June 22, 2018
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Former Sen. Harry Reid undergoes surgery for pancreatic cancer

Alex Brandon | AP
Alex Brandon | AP
Senate Minority Leader Harry Reid of Nev., pauses during a news conference on Capitol Hill in Washington. Reid is recovering after quietly undergoing surgery Monday.
Seung Min Kim, Washington Post
Updated:

Former Senate Democratic leader Harry Reid has been diagnosed with pancreatic cancer and underwent surgery Monday to remove the tumor, his family announced.

Reid, who led the Senate Democratic Caucus for a dozen years until his retirement in early 2017, had the surgery at Johns Hopkins Cancer Center in Baltimore, and now plans to have chemotherapy treatments, according to the statement from his family on Monday.

“His doctors caught the problem early during a routine screening and his surgeons are confident that the surgery was a success and that the prognosis for his recovery is good,” the Reid family said. “He is now out of surgery, in good spirits and resting with his family. He is grateful to his highly skilled team of doctors and to all who have sent and continue to send their love and support.”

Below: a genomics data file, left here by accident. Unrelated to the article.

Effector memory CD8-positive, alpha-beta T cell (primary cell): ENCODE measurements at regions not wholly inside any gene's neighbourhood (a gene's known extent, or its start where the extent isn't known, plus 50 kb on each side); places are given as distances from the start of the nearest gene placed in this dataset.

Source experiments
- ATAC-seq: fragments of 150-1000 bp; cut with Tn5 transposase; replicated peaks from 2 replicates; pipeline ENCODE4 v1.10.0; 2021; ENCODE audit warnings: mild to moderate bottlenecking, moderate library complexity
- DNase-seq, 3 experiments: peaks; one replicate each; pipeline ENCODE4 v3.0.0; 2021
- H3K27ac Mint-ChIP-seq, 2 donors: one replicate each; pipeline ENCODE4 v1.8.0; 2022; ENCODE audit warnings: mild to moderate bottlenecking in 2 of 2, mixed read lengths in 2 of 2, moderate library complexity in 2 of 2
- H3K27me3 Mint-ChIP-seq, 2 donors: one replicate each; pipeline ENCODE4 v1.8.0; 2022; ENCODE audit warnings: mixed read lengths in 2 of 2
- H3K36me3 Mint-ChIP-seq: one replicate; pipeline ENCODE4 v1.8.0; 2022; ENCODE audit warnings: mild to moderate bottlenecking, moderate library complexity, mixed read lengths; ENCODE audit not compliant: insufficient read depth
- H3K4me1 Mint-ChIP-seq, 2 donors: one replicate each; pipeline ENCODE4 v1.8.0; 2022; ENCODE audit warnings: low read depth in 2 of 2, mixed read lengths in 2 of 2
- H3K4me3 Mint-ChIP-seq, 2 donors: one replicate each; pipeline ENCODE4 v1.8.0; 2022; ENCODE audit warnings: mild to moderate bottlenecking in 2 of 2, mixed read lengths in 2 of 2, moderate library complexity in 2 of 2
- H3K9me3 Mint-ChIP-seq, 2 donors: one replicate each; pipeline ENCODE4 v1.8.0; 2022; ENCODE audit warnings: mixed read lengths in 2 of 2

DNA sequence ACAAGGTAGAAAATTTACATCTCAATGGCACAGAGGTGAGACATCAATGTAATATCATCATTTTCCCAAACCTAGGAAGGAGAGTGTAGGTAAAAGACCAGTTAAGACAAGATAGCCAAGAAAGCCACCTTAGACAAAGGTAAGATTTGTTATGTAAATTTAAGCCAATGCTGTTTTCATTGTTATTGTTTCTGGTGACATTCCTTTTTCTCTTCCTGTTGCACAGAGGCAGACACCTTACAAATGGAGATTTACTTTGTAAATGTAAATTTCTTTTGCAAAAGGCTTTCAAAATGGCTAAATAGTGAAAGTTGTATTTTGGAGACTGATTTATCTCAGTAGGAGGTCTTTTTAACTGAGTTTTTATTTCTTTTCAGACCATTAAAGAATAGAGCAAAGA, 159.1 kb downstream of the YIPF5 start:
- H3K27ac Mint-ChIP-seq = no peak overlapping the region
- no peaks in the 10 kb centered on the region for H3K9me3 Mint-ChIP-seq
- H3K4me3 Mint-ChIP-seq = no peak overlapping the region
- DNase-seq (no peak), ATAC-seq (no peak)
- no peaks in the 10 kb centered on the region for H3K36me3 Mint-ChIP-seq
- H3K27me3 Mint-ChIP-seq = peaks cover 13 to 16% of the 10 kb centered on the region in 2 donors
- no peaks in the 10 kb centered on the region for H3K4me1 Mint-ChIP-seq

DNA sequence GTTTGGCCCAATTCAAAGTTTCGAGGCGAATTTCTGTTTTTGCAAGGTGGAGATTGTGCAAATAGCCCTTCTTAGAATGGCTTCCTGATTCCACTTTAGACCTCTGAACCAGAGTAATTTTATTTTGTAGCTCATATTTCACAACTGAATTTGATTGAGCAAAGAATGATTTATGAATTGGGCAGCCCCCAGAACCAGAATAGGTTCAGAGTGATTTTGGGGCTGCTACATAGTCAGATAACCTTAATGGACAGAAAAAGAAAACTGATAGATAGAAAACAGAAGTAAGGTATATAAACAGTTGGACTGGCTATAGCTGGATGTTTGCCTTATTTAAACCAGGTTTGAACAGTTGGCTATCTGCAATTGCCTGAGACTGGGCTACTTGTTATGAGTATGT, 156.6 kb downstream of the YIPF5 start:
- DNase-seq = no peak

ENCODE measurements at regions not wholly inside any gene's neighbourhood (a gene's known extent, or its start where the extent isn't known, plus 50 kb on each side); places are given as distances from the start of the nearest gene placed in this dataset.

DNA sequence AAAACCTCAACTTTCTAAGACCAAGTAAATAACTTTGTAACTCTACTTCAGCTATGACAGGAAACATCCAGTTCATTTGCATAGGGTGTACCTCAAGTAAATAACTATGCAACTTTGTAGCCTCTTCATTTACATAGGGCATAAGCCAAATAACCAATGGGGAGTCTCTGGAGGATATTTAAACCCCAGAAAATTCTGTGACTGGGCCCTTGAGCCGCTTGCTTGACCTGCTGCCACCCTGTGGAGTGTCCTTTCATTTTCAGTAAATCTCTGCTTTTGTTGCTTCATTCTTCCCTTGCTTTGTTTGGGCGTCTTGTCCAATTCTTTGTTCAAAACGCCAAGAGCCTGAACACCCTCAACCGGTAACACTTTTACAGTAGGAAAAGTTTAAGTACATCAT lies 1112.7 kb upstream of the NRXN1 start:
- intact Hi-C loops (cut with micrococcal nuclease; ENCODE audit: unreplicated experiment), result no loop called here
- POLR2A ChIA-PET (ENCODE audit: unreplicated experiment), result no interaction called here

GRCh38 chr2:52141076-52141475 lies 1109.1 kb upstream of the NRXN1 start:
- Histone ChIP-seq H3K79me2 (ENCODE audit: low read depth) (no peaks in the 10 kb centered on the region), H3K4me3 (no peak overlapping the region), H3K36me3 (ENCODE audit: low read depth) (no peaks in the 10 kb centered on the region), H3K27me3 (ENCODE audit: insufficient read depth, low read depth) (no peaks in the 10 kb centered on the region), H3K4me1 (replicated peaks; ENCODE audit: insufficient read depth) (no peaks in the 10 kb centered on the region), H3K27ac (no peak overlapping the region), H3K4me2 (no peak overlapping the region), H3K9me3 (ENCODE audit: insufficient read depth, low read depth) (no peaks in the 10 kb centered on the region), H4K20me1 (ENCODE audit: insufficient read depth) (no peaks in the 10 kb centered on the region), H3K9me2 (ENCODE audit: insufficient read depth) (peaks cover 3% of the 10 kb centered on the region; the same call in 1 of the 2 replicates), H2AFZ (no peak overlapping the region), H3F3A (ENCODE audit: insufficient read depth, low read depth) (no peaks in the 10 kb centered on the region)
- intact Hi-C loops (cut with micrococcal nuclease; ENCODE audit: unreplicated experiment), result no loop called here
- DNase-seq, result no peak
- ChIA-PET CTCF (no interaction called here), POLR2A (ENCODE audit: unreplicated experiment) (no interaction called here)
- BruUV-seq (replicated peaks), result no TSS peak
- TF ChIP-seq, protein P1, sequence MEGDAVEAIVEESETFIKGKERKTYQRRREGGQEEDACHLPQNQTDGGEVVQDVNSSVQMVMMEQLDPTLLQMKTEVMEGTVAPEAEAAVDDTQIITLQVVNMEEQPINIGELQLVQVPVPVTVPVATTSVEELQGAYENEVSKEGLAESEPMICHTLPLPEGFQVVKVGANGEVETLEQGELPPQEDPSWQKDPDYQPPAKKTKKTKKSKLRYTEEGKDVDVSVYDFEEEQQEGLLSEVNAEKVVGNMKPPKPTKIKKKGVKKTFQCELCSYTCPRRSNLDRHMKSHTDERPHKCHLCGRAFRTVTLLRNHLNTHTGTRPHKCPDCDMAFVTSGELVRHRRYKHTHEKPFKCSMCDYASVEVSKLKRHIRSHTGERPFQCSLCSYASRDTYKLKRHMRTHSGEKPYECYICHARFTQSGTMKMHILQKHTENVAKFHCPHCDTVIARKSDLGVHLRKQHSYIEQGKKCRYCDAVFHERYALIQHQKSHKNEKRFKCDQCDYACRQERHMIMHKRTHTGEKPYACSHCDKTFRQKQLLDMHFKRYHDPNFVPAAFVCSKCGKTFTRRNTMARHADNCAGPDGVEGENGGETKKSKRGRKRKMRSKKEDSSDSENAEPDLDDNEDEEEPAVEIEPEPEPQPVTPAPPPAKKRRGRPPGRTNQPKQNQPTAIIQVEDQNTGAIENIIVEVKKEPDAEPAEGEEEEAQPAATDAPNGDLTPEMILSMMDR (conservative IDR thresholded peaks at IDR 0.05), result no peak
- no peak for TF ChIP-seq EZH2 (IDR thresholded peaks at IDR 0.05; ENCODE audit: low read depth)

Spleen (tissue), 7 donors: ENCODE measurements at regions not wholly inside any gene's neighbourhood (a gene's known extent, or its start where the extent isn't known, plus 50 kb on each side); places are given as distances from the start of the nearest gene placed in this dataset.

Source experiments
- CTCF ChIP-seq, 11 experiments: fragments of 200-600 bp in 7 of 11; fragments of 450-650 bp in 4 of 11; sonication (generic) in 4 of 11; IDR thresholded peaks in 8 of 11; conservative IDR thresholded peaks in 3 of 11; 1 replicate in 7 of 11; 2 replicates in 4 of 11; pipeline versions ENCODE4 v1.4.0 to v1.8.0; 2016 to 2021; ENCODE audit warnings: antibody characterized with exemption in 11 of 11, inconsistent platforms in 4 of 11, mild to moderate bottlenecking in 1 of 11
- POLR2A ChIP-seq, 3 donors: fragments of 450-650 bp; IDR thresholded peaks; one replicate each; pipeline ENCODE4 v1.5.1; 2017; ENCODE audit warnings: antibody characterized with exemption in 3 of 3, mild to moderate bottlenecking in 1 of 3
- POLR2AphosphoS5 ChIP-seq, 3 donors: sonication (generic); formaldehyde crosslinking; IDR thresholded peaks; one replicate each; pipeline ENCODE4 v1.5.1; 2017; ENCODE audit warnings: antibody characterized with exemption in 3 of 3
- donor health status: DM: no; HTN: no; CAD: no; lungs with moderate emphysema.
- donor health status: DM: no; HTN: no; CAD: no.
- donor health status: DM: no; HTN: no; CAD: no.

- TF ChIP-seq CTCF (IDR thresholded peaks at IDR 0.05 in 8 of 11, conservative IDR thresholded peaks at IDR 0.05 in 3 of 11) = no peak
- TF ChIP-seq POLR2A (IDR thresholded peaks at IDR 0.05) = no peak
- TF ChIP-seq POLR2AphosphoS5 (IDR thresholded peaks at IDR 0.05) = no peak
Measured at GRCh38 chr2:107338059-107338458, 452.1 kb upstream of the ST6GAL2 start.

Reid, 78, has spent most of his time in retirement in Las Vegas and has traveled to Washington just a handful of times, according to a person familiar with his travels. He, along with former House speaker John Boehner, R-Ohio, serves as a co-chair of the MGM Resorts International Public Policy Institute at the University of Nevada-Las Vegas, and he also is a fellow at the university’s law school.

The former majority leader announced that he would retire after three decades in the Senate in early 2015. Reid was succeeded in his Nevada Senate seat by Democratic Sen. Catherine Cortez Masto, and as leader of Senate Democrats by New York Sen. Charles Schumer.

Schumer tweeted Monday afternoon that he has spoken to Reid’s family, and “it seems @SenatorReid’s operation went well. We are all praying for dear Harry’s speedy recovery.”

“Senator Reid is no stranger to a fight. He beat his opponents in the boxing ring, took on the mob in Nevada, and moved bills in the Senate that no one believed could be done,” Cortez Masto said. “He’ll beat cancer too. I wish him a speedy and successful recovery.”

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